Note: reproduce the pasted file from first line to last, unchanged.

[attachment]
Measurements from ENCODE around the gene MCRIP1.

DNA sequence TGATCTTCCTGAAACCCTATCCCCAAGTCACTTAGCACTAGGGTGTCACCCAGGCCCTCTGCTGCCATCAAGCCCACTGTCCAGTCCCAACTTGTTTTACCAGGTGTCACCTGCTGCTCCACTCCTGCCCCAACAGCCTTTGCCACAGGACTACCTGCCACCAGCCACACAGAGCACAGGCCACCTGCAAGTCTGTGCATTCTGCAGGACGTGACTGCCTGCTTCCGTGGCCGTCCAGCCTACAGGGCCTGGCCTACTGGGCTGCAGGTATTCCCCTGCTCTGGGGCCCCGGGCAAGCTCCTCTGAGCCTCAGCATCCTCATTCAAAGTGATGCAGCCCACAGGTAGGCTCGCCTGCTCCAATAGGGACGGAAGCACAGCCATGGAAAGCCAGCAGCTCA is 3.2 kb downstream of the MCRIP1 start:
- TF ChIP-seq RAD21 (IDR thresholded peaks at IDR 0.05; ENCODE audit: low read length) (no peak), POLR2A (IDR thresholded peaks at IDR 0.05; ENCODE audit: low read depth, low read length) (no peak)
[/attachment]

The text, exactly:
Measurements from ENCODE around the gene MCRIP1.

DNA sequence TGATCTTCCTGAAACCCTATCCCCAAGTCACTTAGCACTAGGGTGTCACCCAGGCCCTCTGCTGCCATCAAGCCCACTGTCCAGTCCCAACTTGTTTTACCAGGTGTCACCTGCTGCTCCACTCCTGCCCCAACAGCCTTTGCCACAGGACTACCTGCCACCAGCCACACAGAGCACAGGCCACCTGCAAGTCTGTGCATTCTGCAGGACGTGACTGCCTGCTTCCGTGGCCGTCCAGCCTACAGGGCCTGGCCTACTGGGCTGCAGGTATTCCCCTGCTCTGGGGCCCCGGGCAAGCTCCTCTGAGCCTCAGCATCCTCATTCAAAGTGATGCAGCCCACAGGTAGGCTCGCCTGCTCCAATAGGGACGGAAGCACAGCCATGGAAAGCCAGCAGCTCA is 3.2 kb downstream of the MCRIP1 start:
- TF ChIP-seq RAD21 (IDR thresholded peaks at IDR 0.05; ENCODE audit: low read length) (no peak), POLR2A (IDR thresholded peaks at IDR 0.05; ENCODE audit: low read depth, low read length) (no peak)